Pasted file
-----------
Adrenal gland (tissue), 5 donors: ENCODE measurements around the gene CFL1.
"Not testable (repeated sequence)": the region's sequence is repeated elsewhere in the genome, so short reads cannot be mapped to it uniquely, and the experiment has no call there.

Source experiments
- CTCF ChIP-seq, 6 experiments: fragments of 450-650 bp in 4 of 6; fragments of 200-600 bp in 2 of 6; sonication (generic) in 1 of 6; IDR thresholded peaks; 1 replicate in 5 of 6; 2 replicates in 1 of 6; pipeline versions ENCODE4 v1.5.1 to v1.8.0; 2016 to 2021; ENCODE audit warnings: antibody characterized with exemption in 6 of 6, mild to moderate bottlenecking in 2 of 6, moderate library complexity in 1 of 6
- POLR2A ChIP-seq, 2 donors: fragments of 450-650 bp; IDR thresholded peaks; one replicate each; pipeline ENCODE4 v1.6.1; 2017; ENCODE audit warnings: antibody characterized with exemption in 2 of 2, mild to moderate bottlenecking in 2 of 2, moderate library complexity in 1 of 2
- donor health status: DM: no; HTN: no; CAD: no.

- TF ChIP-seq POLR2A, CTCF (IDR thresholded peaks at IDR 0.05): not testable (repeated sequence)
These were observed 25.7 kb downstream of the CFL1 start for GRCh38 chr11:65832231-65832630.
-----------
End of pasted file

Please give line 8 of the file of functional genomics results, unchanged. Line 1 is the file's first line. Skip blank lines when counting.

These were observed 25.7 kb downstream of the CFL1 start for GRCh38 chr11:65832231-65832630.